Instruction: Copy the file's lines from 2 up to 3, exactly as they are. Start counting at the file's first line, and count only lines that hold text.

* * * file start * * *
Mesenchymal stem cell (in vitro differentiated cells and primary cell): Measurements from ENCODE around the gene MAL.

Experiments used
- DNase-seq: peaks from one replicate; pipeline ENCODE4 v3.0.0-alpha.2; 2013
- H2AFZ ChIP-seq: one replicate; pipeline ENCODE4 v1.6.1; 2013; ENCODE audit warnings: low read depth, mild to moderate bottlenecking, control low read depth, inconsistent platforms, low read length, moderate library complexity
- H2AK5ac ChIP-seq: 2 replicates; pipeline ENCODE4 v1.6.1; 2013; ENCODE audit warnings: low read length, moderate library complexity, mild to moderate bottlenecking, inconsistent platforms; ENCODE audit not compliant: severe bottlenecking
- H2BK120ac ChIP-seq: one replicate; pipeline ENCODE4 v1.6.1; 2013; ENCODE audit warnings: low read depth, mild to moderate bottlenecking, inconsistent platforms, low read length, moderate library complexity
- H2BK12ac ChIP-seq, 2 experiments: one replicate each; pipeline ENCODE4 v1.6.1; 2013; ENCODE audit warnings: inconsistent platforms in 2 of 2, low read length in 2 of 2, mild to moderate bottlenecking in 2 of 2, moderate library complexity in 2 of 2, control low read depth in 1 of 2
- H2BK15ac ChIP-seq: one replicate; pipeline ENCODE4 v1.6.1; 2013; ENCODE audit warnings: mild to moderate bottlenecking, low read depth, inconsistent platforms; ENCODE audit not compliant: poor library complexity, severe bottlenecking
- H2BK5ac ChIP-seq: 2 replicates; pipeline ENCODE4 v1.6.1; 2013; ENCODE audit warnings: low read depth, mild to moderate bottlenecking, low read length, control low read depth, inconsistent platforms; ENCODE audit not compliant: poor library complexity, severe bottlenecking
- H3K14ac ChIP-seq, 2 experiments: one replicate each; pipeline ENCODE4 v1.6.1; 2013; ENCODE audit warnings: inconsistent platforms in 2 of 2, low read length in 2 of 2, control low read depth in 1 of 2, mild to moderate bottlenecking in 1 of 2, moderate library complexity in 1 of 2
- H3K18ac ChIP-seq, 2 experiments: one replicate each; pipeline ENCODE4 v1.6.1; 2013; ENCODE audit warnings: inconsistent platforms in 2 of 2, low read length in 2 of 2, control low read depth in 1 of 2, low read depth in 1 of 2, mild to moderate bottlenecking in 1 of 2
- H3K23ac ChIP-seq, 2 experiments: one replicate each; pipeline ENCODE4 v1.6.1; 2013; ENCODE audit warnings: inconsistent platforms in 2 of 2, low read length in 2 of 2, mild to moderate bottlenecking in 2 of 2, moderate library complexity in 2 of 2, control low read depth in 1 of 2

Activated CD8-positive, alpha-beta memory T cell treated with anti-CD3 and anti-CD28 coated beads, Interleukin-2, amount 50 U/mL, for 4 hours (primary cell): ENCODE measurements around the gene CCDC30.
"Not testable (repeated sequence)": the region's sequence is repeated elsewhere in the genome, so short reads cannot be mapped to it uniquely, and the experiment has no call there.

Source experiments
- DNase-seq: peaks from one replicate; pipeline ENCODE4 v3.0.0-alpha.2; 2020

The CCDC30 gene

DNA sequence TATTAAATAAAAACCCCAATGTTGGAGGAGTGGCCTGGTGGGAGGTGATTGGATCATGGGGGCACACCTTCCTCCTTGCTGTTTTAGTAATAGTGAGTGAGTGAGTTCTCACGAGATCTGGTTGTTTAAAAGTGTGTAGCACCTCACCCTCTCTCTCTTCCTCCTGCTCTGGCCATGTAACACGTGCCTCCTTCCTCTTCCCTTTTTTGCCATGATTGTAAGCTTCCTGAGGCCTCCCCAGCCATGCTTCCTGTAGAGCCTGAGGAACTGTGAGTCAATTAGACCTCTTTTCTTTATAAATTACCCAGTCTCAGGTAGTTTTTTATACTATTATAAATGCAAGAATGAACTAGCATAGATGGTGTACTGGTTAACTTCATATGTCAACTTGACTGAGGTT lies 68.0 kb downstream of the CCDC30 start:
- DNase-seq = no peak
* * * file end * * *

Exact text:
Experiments used
- DNase-seq: peaks from one replicate; pipeline ENCODE4 v3.0.0-alpha.2; 2013